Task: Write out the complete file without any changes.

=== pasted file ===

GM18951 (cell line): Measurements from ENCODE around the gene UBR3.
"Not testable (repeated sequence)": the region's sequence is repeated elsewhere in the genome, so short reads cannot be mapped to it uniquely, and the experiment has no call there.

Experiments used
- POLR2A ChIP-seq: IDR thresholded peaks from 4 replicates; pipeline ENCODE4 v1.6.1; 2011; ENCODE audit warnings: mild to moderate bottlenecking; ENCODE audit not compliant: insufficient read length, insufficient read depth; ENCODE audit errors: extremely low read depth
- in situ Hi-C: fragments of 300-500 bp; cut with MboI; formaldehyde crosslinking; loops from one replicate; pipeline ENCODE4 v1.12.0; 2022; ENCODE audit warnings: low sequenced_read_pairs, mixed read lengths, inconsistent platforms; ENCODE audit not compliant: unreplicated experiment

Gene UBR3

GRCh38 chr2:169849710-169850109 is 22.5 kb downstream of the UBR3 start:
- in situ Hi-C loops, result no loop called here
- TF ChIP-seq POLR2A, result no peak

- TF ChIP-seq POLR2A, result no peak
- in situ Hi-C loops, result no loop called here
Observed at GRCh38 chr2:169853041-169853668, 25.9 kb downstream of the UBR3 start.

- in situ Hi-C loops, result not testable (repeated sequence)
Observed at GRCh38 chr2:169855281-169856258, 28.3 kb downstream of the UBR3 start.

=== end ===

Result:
GM18951 (cell line): Measurements from ENCODE around the gene UBR3.
"Not testable (repeated sequence)": the region's sequence is repeated elsewhere in the genome, so short reads cannot be mapped to it uniquely, and the experiment has no call there.

Experiments used
- POLR2A ChIP-seq: IDR thresholded peaks from 4 replicates; pipeline ENCODE4 v1.6.1; 2011; ENCODE audit warnings: mild to moderate bottlenecking; ENCODE audit not compliant: insufficient read length, insufficient read depth; ENCODE audit errors: extremely low read depth
- in situ Hi-C: fragments of 300-500 bp; cut with MboI; formaldehyde crosslinking; loops from one replicate; pipeline ENCODE4 v1.12.0; 2022; ENCODE audit warnings: low sequenced_read_pairs, mixed read lengths, inconsistent platforms; ENCODE audit not compliant: unreplicated experiment

Gene UBR3

GRCh38 chr2:169849710-169850109 is 22.5 kb downstream of the UBR3 start:
- in situ Hi-C loops, result no loop called here
- TF ChIP-seq POLR2A, result no peak

- TF ChIP-seq POLR2A, result no peak
- in situ Hi-C loops, result no loop called here
Observed at GRCh38 chr2:169853041-169853668, 25.9 kb downstream of the UBR3 start.

- in situ Hi-C loops, result not testable (repeated sequence)
Observed at GRCh38 chr2:169855281-169856258, 28.3 kb downstream of the UBR3 start.